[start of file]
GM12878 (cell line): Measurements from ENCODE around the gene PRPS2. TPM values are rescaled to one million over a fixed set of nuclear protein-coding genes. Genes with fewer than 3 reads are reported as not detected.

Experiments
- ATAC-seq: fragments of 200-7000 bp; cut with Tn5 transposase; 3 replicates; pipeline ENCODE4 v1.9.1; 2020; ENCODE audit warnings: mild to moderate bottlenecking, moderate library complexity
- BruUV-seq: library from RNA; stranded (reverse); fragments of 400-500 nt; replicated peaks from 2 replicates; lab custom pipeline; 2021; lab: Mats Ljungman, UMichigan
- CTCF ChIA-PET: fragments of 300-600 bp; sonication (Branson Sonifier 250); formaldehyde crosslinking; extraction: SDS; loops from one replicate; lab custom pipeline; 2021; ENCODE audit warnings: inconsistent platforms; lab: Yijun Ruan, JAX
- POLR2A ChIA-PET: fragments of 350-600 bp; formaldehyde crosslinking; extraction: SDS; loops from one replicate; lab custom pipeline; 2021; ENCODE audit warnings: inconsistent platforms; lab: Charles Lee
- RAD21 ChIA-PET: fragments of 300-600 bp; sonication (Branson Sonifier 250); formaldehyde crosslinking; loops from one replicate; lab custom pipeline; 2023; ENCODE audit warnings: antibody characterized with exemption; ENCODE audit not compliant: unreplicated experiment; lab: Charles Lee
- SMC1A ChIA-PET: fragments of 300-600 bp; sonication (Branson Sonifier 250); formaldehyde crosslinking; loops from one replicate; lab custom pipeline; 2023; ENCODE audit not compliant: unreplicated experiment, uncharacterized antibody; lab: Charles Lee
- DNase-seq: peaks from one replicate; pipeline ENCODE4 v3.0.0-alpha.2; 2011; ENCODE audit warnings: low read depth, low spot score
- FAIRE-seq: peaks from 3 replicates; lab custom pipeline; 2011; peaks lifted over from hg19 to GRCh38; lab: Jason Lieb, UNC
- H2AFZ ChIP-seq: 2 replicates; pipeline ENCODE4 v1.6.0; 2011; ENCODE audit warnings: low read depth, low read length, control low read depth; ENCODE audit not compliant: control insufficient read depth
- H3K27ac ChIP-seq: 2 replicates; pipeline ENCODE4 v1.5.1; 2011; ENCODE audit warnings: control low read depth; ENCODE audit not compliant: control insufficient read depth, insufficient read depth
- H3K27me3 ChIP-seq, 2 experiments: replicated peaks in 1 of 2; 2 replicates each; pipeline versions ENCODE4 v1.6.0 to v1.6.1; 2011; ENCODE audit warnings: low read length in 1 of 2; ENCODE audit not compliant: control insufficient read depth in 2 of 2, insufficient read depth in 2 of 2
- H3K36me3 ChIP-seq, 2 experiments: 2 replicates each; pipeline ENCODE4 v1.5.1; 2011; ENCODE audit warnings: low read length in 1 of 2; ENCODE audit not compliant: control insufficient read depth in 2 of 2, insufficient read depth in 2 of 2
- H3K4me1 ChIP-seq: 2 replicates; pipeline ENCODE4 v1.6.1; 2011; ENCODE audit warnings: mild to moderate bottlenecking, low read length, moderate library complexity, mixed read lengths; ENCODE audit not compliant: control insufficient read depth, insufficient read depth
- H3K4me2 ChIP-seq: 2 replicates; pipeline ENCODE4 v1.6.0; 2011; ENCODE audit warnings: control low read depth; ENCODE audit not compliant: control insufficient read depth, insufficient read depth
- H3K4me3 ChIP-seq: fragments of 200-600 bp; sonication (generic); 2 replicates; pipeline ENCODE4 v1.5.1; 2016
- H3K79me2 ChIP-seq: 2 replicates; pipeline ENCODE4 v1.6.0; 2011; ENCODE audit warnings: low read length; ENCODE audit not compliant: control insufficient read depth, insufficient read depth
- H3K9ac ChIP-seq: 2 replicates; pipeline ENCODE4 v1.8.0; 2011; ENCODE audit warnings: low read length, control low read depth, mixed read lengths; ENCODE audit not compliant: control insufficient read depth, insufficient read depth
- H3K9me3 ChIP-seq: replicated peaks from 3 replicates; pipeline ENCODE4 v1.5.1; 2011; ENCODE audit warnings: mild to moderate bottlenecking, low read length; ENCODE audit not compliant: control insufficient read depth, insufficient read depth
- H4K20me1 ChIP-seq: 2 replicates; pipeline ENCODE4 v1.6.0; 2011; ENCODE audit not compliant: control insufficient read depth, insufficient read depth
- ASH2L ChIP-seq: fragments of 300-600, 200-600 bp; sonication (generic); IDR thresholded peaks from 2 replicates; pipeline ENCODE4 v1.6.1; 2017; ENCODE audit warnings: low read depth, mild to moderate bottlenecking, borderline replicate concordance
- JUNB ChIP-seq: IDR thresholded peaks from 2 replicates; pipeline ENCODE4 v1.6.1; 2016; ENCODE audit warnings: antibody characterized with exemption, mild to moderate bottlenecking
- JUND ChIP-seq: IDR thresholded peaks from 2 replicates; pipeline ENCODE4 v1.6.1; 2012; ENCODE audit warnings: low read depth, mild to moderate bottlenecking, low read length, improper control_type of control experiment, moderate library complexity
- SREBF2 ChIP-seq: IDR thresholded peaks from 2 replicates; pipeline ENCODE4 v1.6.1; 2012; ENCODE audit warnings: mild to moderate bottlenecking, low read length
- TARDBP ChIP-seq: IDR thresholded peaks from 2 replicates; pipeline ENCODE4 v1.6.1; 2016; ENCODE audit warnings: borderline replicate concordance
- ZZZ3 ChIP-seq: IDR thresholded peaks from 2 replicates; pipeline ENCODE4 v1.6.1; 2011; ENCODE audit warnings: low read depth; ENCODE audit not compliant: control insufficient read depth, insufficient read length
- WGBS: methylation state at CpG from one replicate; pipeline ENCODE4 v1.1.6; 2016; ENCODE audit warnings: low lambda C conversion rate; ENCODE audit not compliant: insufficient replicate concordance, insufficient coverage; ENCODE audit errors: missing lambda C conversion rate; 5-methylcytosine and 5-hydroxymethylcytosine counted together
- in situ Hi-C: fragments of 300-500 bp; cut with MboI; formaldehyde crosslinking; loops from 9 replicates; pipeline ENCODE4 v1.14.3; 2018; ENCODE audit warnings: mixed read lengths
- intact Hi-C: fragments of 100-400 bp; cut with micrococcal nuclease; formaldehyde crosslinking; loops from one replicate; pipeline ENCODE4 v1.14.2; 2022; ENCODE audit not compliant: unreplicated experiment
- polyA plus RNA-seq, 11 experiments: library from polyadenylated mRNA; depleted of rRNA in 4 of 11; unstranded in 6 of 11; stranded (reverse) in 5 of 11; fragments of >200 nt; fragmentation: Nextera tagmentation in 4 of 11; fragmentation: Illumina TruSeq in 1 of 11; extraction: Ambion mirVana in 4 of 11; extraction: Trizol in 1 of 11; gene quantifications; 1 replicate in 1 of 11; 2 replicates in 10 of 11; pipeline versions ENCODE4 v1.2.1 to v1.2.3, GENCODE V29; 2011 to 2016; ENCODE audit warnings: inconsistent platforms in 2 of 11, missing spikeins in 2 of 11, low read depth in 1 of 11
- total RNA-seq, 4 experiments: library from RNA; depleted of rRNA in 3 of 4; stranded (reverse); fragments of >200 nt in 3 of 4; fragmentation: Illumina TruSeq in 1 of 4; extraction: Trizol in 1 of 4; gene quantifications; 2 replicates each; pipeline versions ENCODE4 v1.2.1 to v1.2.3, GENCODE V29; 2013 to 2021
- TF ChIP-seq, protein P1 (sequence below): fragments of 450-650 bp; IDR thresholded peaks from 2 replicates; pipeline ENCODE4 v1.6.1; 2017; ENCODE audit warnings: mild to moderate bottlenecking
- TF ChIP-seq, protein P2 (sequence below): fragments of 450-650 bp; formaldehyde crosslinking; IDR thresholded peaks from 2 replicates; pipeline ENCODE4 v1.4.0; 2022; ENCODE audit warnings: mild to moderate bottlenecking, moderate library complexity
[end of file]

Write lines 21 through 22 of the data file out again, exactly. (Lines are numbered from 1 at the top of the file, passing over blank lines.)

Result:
- H4K20me1 ChIP-seq: 2 replicates; pipeline ENCODE4 v1.6.0; 2011; ENCODE audit not compliant: control insufficient read depth, insufficient read depth
- ASH2L ChIP-seq: fragments of 300-600, 200-600 bp; sonication (generic); IDR thresholded peaks from 2 replicates; pipeline ENCODE4 v1.6.1; 2017; ENCODE audit warnings: low read depth, mild to moderate bottlenecking, borderline replicate concordance